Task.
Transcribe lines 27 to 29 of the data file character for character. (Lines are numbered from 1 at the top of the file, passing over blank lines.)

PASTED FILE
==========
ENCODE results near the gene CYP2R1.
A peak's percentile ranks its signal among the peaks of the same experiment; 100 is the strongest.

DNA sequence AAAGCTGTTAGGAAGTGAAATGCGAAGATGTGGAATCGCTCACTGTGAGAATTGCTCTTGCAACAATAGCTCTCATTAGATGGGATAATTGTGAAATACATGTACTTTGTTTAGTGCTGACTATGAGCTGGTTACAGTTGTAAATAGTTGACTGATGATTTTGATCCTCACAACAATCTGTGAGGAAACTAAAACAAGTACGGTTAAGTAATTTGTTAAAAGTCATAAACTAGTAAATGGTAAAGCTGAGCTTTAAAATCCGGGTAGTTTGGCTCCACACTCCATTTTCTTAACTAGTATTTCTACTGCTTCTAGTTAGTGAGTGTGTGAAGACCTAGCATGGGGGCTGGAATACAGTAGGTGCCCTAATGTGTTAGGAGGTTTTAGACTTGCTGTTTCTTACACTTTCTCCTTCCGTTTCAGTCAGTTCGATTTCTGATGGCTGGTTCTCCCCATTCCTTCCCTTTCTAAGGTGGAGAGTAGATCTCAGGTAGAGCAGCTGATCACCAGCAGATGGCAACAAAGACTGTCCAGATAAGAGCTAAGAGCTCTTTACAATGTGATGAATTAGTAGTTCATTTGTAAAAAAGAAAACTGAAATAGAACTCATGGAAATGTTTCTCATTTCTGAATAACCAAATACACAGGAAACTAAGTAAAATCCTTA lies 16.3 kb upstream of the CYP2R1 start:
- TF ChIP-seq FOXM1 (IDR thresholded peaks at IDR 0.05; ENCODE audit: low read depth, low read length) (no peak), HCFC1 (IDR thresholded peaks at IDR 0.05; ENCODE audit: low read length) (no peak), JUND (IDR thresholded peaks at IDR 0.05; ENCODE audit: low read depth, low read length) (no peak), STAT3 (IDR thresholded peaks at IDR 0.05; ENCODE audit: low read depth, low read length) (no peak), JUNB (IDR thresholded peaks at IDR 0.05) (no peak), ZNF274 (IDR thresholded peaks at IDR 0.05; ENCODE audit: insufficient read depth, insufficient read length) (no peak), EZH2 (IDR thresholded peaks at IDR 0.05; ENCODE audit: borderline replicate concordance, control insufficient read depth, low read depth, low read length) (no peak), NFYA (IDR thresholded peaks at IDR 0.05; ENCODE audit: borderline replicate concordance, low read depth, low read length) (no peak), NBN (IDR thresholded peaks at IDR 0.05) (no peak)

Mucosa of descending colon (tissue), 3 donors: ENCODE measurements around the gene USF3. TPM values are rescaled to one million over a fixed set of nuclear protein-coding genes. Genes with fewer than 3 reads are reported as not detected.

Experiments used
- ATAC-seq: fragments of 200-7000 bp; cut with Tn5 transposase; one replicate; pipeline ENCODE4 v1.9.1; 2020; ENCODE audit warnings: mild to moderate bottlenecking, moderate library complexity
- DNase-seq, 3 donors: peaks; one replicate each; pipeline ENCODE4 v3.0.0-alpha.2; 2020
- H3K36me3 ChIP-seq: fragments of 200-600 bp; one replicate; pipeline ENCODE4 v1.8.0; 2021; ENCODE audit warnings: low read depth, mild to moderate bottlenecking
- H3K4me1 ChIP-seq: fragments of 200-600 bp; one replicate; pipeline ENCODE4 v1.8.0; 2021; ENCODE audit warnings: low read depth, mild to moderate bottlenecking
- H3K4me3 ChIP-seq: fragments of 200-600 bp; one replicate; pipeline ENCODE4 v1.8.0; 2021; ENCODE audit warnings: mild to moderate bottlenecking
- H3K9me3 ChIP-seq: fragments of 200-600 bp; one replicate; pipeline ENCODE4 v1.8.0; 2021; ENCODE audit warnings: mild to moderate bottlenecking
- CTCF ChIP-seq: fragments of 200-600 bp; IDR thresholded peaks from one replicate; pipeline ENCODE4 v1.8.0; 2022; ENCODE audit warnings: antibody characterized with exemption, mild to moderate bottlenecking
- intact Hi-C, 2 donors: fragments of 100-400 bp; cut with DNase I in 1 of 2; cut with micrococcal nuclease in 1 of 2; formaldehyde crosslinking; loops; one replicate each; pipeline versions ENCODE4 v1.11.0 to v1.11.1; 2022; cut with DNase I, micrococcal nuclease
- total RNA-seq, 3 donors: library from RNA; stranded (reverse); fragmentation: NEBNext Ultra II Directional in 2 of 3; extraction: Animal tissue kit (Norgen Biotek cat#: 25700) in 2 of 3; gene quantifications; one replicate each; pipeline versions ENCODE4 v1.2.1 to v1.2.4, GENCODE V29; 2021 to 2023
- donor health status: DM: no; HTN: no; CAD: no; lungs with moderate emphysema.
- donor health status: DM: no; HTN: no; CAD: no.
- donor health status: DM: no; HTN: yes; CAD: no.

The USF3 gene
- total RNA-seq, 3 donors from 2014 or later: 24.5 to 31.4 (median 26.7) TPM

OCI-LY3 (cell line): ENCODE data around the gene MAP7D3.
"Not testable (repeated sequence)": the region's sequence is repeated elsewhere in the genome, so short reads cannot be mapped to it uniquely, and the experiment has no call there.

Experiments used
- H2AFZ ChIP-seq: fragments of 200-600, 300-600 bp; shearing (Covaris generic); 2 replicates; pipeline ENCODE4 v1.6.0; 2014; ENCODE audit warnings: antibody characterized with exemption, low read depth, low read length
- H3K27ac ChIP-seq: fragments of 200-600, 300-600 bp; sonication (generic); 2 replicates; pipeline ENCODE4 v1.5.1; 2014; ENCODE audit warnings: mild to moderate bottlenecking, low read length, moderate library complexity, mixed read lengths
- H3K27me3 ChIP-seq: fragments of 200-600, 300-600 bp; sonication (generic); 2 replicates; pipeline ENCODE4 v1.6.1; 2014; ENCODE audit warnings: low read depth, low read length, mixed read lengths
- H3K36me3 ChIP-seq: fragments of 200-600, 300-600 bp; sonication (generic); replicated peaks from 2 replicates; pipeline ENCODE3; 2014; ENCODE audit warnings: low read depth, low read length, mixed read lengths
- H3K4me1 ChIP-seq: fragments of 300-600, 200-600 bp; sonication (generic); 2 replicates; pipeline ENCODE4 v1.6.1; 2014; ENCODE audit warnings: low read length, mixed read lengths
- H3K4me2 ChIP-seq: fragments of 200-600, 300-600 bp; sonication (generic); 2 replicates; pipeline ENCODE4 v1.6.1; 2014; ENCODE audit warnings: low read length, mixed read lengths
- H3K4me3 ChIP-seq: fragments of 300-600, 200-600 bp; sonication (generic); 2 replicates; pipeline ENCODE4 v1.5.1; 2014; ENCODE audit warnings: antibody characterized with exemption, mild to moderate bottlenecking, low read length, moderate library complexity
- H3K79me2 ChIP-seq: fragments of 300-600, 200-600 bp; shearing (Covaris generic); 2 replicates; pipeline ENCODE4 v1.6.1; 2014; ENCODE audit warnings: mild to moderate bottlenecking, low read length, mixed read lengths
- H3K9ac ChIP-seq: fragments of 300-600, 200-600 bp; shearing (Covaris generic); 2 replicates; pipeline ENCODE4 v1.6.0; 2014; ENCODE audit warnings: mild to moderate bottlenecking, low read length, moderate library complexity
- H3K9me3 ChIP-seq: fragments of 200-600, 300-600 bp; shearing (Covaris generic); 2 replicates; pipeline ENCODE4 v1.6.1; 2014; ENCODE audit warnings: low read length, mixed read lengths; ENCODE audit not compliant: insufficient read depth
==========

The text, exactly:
- H3K36me3 ChIP-seq: fragments of 200-600, 300-600 bp; sonication (generic); replicated peaks from 2 replicates; pipeline ENCODE3; 2014; ENCODE audit warnings: low read depth, low read length, mixed read lengths
- H3K4me1 ChIP-seq: fragments of 300-600, 200-600 bp; sonication (generic); 2 replicates; pipeline ENCODE4 v1.6.1; 2014; ENCODE audit warnings: low read length, mixed read lengths
- H3K4me2 ChIP-seq: fragments of 200-600, 300-600 bp; sonication (generic); 2 replicates; pipeline ENCODE4 v1.6.1; 2014; ENCODE audit warnings: low read length, mixed read lengths